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Brain Res Bull. 2003 Jun 15;60(5-6):423-33.

Development of inner ear afferent connections: forming primary neurons and connecting them to the developing sensory epithelia.

Author information

1
Department of Biomedical Sciences, Creighton University, Omaha, NE 68178, USA. Fritzsch@Creighton.edu
2
Creighton U, Omaha, NE

Abstract

The molecular and cellular origin of the primary neurons of the inner ear, the vestibular and spiral neurons, is reviewed including how they connect to the specific sensory epithelia and what the molecular nature of their survival is. Primary neurons of the ear depend on a single basic Helix-Loop-Helix (bHLH) protein for their formation, neurogenin 1 (ngn1). An immediate downstream gene is the bHLH gene neuronal differentiation (NeuroD). Targeted null mutations of ngn1 results in absence of primary neuron formation; targeted null mutation of NeuroD results in loss of almost all spiral and many vestibular neurons. NeuroD and a later expressed gene, Brn3a, play a role in pathfinding to and within sensory epithelia. The molecular nature of this pathfinding property is unknown. Reduction of hair cells in ngn1 null mutations suggests a clonal relationship with primary neurons. This relationship may play some role in specifying the identity of hair cells and the primary neurons that connect with them. Primary neuron neurites growth to sensory epithelia is initially independent of trophic factors released from developing sensory epithelia, but becomes rapidly dependent on those factors. Null mutations of specific neurotrophic factors lose distinct primary neuron populations which undergo rapid embryonic cell death.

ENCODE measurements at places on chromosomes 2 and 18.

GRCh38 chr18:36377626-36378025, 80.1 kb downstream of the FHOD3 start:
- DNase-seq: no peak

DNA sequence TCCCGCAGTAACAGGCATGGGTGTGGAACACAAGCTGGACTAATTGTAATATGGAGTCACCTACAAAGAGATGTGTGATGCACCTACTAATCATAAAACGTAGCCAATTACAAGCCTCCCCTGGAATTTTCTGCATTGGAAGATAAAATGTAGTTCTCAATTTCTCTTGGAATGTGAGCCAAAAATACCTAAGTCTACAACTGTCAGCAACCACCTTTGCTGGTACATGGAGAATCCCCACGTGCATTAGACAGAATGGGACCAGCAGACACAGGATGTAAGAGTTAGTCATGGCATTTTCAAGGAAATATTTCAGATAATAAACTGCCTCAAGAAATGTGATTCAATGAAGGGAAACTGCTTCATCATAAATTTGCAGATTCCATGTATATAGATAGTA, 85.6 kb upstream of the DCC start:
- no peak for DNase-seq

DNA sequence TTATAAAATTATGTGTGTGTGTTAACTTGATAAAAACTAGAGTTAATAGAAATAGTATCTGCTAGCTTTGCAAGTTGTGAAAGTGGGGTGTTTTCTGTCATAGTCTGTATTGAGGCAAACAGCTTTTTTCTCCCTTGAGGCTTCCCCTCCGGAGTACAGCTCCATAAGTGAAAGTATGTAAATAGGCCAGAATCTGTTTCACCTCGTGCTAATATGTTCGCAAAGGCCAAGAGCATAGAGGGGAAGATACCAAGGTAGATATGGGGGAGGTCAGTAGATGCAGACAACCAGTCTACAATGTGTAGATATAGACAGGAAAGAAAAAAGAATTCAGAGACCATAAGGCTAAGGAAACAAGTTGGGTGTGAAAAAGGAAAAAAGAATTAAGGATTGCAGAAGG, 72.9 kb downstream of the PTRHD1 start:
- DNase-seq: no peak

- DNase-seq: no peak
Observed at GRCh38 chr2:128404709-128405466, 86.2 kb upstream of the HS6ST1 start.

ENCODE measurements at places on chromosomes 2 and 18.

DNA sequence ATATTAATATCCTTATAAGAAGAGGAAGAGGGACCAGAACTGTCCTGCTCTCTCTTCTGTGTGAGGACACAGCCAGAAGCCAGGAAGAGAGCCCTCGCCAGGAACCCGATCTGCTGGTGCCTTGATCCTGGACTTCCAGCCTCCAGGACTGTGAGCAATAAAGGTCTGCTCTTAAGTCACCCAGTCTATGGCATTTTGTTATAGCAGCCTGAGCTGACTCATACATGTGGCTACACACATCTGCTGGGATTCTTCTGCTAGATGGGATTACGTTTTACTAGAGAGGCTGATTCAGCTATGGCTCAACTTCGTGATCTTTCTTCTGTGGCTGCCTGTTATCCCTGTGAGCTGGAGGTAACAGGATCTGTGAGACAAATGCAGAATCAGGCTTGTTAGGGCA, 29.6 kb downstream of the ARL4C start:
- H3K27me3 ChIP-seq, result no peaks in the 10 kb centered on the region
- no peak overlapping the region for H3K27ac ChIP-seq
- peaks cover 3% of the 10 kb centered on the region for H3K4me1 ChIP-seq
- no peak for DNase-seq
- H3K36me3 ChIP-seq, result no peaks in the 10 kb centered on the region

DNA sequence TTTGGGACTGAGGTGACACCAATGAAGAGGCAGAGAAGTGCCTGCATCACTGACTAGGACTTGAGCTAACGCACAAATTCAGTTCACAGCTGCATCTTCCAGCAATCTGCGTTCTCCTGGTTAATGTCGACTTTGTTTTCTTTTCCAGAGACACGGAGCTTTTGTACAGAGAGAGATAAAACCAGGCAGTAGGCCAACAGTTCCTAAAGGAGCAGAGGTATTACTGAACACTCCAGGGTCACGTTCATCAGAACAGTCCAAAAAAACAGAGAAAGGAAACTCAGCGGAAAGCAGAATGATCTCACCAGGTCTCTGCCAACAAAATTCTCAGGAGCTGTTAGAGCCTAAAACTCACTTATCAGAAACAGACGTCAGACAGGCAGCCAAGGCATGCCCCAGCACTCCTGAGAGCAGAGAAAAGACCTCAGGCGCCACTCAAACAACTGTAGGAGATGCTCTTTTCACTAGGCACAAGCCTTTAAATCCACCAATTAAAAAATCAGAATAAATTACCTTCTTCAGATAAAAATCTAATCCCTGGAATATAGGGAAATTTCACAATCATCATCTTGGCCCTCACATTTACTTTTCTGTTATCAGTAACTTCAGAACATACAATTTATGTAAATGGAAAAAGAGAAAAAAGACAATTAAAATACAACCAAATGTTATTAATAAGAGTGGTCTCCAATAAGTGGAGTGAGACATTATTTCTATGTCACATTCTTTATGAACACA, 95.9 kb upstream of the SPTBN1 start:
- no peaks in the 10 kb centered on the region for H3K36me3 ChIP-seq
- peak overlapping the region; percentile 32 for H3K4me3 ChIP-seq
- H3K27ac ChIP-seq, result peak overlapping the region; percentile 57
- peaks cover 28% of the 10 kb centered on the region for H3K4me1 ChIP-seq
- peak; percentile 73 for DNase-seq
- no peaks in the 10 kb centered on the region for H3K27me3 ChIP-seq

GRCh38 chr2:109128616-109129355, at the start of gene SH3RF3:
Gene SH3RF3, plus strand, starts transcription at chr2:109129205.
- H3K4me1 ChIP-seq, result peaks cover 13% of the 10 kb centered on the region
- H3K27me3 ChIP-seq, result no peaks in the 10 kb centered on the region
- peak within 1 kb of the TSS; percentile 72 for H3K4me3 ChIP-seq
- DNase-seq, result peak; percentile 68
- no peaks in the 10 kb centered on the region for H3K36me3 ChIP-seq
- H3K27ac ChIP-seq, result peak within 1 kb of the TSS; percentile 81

PMID:
12787865
PMCID:
PMC3904733
DOI:
10.1016/s0361-9230(03)00048-0
[Indexed for MEDLINE]
Free PMC Article

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